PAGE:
No evidence amalgamation without evidence measurement

Synthese 196 (8):3139-3161 (2019)
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In this paper we consider the problem of how to measure the strength of statistical evidence from the perspective of evidence amalgamation operations. We begin with a fundamental measurement amalgamation principle : for any measurement, the inputs and outputs of an amalgamation procedure must be on the same scale, and this scale must have a meaningful interpretation vis a vis the object of measurement. Using the p value as a candidate evidence measure, we examine various commonly used approaches to amalgamation of evidence across similar studies, including standard forms of meta-analysis. We show that none of these methods satisfies MAP. Thus an underlying measurement problem remains. We argue that a successful approach to evidence amalgamation necessitates a solution to the problem of evidence measurement, and we suggest some lines of reasoning that might guide further work towards this end.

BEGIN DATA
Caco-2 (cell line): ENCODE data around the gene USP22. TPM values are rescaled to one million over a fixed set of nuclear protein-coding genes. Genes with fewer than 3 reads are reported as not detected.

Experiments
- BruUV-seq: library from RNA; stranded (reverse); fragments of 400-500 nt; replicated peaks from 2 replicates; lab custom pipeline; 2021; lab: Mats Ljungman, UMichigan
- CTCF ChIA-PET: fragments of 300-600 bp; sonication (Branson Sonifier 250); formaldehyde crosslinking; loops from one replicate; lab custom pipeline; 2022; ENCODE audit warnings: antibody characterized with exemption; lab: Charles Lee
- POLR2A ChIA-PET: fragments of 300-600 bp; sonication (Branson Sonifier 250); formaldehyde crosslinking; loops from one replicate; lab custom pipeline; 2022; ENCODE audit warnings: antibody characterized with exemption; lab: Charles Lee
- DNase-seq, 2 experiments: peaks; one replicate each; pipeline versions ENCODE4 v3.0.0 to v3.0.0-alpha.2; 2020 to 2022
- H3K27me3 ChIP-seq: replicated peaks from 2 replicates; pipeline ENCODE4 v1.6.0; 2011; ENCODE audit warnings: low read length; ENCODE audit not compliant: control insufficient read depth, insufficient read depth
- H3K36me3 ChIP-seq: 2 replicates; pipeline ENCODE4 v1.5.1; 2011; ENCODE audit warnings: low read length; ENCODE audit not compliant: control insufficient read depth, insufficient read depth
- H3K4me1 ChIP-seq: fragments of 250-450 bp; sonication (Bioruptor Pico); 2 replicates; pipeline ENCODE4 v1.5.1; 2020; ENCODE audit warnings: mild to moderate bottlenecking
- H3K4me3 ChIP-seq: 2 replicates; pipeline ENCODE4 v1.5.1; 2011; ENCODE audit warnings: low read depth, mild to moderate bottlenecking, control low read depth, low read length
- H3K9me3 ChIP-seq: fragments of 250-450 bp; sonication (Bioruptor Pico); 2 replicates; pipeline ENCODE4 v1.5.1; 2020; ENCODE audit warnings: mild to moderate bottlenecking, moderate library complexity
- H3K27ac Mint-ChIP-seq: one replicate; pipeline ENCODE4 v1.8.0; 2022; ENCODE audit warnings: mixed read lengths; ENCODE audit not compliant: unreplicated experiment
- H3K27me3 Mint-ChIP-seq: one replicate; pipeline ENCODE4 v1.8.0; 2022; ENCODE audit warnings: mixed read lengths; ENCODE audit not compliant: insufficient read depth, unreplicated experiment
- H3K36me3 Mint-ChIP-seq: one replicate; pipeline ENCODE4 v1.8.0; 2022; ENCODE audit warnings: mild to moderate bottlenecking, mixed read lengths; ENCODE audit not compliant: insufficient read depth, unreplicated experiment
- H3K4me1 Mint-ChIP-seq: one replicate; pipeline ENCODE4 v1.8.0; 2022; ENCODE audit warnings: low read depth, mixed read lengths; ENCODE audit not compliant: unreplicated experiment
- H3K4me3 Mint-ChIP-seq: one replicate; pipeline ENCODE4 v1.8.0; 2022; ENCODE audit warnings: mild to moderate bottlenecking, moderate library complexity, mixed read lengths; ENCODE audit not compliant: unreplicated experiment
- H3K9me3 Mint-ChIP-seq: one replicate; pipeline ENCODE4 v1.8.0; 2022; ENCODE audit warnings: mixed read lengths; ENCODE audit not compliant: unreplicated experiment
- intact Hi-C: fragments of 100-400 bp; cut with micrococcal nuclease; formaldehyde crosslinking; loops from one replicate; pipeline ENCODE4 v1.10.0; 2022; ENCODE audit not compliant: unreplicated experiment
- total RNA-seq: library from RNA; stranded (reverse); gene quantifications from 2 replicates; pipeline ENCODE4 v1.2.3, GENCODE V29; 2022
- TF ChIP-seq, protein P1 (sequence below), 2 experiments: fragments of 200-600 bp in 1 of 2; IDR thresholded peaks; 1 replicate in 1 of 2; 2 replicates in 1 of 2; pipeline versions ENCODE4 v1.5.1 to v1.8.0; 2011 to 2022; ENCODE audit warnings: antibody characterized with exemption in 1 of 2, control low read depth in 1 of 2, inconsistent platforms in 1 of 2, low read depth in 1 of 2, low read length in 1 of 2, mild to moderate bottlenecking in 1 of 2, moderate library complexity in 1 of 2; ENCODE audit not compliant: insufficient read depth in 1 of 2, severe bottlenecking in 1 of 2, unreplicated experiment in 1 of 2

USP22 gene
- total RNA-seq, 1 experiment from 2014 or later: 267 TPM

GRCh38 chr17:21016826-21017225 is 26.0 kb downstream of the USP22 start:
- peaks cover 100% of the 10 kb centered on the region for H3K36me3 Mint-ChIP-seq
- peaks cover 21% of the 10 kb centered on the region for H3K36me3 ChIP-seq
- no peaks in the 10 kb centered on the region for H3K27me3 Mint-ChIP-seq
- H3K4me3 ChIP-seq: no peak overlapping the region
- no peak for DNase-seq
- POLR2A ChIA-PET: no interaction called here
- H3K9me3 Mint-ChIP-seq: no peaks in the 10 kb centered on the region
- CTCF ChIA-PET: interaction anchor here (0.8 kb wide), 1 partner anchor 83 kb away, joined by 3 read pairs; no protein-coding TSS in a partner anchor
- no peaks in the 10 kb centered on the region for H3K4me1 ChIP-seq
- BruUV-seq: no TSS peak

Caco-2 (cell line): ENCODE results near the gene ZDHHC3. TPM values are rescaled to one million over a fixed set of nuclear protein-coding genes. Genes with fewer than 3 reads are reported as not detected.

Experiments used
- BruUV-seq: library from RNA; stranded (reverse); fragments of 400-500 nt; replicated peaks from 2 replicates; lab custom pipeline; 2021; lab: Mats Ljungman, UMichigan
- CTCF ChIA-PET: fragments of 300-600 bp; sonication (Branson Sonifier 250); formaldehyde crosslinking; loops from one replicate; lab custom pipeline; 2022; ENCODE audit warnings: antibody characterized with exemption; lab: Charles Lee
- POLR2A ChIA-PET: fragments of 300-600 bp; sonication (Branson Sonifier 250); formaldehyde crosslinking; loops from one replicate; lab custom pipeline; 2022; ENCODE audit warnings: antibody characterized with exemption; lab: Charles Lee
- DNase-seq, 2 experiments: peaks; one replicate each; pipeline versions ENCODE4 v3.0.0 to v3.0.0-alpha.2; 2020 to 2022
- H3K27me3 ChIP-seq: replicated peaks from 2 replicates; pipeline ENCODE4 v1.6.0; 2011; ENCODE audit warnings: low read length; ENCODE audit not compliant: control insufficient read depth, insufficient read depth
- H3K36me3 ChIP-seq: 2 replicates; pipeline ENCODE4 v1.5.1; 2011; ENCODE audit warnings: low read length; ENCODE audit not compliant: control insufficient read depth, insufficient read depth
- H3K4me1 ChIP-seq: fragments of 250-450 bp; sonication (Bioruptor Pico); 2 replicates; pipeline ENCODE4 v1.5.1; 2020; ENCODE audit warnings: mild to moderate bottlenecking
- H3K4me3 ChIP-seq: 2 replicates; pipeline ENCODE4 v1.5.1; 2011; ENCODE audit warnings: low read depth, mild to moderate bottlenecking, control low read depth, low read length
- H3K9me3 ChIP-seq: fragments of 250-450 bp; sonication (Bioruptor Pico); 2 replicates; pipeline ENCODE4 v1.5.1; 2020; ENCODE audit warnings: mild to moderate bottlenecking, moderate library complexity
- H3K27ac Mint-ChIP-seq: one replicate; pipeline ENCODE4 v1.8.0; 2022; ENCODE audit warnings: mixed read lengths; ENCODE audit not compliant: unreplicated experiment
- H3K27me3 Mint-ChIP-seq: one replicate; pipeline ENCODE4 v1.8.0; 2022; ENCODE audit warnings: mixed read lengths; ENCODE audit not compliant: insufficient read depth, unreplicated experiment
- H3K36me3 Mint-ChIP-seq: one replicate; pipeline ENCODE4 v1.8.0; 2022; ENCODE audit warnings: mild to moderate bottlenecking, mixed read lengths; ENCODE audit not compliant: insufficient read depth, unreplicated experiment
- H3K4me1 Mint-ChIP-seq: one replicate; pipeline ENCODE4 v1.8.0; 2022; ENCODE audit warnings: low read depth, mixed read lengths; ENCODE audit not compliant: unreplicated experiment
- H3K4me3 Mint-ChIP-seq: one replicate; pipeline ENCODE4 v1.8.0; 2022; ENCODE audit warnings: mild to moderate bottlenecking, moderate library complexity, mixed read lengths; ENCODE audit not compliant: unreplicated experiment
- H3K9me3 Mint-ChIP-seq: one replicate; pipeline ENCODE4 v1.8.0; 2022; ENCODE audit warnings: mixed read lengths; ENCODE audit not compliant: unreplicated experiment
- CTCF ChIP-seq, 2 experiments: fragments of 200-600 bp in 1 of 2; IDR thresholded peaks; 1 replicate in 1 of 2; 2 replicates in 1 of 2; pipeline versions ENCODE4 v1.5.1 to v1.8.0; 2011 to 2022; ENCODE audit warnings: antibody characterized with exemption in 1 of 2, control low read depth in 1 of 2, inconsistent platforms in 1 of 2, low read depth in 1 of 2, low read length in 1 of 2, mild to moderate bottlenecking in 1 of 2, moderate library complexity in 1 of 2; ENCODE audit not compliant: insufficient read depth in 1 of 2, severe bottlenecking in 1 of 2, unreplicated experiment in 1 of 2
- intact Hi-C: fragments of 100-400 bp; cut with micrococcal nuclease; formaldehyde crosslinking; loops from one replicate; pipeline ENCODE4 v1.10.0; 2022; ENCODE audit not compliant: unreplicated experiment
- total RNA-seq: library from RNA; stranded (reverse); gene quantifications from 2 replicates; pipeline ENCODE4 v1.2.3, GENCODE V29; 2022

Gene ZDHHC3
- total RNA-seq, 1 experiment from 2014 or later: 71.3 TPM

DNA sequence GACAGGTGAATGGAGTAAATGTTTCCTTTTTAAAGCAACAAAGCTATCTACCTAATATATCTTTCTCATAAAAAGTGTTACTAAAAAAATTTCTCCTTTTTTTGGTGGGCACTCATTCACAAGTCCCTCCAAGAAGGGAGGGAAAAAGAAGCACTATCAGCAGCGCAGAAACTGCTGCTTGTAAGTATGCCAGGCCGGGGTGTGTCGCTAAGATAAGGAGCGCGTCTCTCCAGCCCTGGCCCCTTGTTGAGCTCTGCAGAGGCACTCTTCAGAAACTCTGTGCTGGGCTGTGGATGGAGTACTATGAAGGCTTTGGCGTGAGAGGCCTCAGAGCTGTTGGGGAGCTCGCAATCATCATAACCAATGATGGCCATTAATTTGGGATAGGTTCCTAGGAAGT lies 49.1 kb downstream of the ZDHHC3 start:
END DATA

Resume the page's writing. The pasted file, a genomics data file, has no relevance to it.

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Author Profiles

Veronica J. Vieland
Ohio State University
Hasok Chang
Cambridge University

References found in this work

A Mathematical Theory of Evidence.Glenn Shafer - 1976 - Princeton University Press.
Logic of Statistical Inference.Ian Hacking - 1965 - Cambridge, England: Cambridge University Press.
The book of evidence.Peter Achinstein - 2001 - New York: Oxford University Press.

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